On Krystal A. Crittendon’s campaign webpage, she admits that before 2012 most people outside the legal community did not know her, or know her name as head of the corporation counsel for the City of Detroit from 2009 to 2012. But things quickly changed.
In the spring of 2012, Crittendon’s name began to dominate local and regional news stories when the city’s law department filed a civil action asking the court to determine the legality of a Financial Stability Agreement entered in between the City of Detroit and the State of Michigan. Her bold action and stance were not popular with some top city officials, in particular, Mayor Dave Bing. Yet, in the face of mounting pressure, Crittendon never wavered or backed down, showing what many Detroiters called “ethics and integrity” in local city government.
Crittendon is currently one of 21 candidates (14 on the ballots, 7 cleared for write in) running for the office of mayor of Detroit. The Michigan Chronicle caught up with her recently on the campaign trail. The candidate shared insight into her candidacy and feelings about Detroit’s past, present and future.
MICHIGAN CHRONICLE: Why do you want to be the mayor of Detroit?
KRYSTAL CRITTENDON: Detroit is going to need strong leadership as we move forward. The events over the past year and a half in our city have demonstrated to me that there are not a lot of people in this town who are willing, able or ready to stand up and fight for the people who live here. I know as we go forward there are some marvelous things happening in the city, but unless we have strong leadership, everyone is not going to get the chance to participate. I believe that I can be the difference maker in moving Detroit forward.
MC: When did you decide that you would make a run for the mayor’s office?
KC: Last summer when I was going out to speak and explain to the people of Detroit the charter, the consent agreement and the emergency manager law, which was then under Public Act 4. I was also a member of the election commission. The people that I encountered were encouraging me and asking me to run for mayor. I started to consider it when I saw that there was such a void with respect to other people standing up for the people in the city. There were people who had positions and the ability to speak out, but were not. No one was standing up for Detroiters.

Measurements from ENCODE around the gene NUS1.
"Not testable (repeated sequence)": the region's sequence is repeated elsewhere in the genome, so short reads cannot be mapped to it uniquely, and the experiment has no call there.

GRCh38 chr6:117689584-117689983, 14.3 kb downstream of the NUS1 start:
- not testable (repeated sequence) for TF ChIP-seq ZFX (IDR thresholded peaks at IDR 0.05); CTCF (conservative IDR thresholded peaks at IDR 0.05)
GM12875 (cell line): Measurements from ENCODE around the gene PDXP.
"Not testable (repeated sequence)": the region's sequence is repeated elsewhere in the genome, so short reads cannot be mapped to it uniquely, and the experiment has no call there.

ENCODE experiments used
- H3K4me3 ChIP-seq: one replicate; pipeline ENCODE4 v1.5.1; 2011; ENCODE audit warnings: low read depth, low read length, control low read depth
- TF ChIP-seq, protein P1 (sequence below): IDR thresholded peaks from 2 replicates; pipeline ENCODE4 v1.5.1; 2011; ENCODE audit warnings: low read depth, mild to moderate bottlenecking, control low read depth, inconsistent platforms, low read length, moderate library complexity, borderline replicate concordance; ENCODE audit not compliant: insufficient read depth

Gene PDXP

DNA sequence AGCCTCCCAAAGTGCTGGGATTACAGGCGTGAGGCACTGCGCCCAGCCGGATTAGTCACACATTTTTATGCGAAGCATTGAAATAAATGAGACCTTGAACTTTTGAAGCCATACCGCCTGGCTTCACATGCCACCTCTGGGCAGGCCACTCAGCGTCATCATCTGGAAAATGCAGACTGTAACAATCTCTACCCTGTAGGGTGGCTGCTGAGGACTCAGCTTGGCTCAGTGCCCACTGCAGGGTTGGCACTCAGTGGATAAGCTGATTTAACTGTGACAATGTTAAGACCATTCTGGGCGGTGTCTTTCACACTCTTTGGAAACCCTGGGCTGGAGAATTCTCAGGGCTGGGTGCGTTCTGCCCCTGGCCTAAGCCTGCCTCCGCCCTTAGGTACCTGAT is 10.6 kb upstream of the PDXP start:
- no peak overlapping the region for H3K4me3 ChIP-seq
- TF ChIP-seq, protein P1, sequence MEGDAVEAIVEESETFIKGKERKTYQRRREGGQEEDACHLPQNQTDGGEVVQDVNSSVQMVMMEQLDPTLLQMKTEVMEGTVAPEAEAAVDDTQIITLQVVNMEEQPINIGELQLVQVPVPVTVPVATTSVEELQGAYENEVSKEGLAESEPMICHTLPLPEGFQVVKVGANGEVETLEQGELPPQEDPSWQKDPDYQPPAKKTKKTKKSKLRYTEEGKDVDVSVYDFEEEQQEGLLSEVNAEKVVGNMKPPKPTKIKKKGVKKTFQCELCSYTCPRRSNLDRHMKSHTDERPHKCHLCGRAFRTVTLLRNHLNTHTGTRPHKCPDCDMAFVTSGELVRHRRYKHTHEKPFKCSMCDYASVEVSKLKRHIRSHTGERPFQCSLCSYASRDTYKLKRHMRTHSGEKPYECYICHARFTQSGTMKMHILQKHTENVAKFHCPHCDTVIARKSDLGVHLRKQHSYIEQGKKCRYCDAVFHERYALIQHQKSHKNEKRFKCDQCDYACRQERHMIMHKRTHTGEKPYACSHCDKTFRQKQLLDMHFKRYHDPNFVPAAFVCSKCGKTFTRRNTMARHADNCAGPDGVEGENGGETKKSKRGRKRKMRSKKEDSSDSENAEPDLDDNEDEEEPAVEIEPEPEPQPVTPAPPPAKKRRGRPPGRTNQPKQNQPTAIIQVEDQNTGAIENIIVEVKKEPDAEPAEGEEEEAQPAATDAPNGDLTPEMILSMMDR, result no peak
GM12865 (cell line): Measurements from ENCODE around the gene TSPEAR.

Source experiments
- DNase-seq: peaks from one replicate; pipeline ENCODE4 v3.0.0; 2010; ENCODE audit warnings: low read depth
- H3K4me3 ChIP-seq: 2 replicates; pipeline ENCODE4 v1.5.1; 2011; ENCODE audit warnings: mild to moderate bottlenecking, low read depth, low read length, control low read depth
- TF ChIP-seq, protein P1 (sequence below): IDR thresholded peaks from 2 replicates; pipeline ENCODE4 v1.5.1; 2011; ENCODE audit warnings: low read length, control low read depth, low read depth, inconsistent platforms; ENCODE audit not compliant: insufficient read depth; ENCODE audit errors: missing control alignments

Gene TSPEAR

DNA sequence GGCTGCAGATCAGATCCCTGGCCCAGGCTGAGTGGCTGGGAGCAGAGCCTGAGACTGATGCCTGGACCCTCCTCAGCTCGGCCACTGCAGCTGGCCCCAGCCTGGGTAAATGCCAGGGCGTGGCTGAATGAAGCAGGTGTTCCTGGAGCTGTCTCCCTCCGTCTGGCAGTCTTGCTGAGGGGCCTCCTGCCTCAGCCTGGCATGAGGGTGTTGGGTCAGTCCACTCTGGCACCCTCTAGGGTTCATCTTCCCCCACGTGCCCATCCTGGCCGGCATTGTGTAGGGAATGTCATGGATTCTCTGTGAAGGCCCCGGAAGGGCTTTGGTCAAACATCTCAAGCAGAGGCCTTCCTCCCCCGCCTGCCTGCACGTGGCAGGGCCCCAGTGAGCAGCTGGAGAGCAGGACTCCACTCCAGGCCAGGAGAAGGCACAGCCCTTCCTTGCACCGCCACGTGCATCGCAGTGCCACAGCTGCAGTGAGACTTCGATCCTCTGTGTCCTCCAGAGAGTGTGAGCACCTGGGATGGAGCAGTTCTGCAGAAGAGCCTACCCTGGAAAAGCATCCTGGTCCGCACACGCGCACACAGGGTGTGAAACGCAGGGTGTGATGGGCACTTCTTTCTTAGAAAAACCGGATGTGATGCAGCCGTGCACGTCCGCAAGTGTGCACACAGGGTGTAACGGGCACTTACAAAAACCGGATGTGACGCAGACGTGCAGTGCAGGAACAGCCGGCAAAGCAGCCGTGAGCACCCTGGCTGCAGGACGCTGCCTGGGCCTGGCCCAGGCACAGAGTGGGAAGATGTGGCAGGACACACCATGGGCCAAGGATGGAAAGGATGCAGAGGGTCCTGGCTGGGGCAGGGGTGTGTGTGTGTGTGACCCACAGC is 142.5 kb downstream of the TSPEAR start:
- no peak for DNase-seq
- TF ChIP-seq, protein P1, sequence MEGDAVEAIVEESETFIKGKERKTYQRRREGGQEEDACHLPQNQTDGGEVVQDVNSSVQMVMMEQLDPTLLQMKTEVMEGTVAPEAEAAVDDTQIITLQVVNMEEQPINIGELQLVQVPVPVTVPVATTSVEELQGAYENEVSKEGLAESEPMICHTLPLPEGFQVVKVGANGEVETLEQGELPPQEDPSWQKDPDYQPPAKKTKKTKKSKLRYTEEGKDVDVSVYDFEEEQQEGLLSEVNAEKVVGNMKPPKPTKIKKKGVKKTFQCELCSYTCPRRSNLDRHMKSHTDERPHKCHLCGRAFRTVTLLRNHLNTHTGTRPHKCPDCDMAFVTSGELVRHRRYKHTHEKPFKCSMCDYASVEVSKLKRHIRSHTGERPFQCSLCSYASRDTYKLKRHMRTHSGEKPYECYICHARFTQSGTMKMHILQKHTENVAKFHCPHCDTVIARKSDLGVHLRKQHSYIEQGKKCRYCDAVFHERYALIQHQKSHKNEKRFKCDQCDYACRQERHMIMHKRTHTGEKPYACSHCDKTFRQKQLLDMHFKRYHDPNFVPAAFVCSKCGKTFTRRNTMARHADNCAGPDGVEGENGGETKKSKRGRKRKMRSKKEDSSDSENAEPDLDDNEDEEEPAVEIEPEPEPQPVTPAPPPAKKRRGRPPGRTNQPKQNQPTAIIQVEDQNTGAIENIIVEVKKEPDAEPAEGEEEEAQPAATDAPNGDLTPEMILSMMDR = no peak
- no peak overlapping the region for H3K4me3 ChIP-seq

MC: What separates you from the other candidates?
KC: I am the one candidate who knows municipal government inside and out. I know what works and what doesn’t work. The things that do not work, I know why they don’t work and know how to fix them. I am the one candidate where there will be no learning curve on day one in office in January, 2014. People are glad to see me as I campaign throughout the city. They recognize me as the one candidate in this race who will truly and honestly stand up for Detroiters, without compromise.
MC: You are one of several women running for the office of mayor. Has the fact that you are a female candidate factored in on the campaign trail?
KC: People want jobs. They want to have a clean and safe environment for their families. They want the street lights to work. People want someone who is not going to sell them out. They want someone who does not have any political favors to repay. The people want someone who has not been involved in past scandals that have plagued Detroit and Wayne County. Detroiters want someone who is going to bring ethics and integrity back to city hall and the office of mayor. The fact that I am a woman has become incidental.
MC: What’s your take on Detroit’s emergency manager?
KC: One of the biggest problems with emergency managers is that after they leave, they have destroyed the infrastructure of the city. The city’s assets, for the most part, are gone. Therefore, some of the same problems creep back. An EM is not the answer to fix our city’s problems.
MC: Have you met EM Kevyn Orr?
KC: I have not seen or met Mr. Orr. Let me make this clear: I don’t have anything against Mr. Orr as a person. I have a problem with the emergency manager laws because those laws here in the state of Michigan are illegal, undemocratic and unconstitutional. I believe the courts will resolve the issue of this unconstitutional law and that it and Mr. Orr will be gone.
MC: Whoever becomes mayor will have to work on some level of cooperation with the EM.
KC: The biggest problem that I hear coming from some of the other candidates is that they are saying things like they can work with the emergency manager, or work with him to get him out of here quicker. Under the emergency manager law, the EM has all the power. There is no working with someone who has all the power. The EM can make you (the new mayor) disappear with the stroke of a pen. There is no negotiation as our City Council president learned recently. Mr. Orr holds all the cards. That’s the type of dictatorial powers that emergency managers have.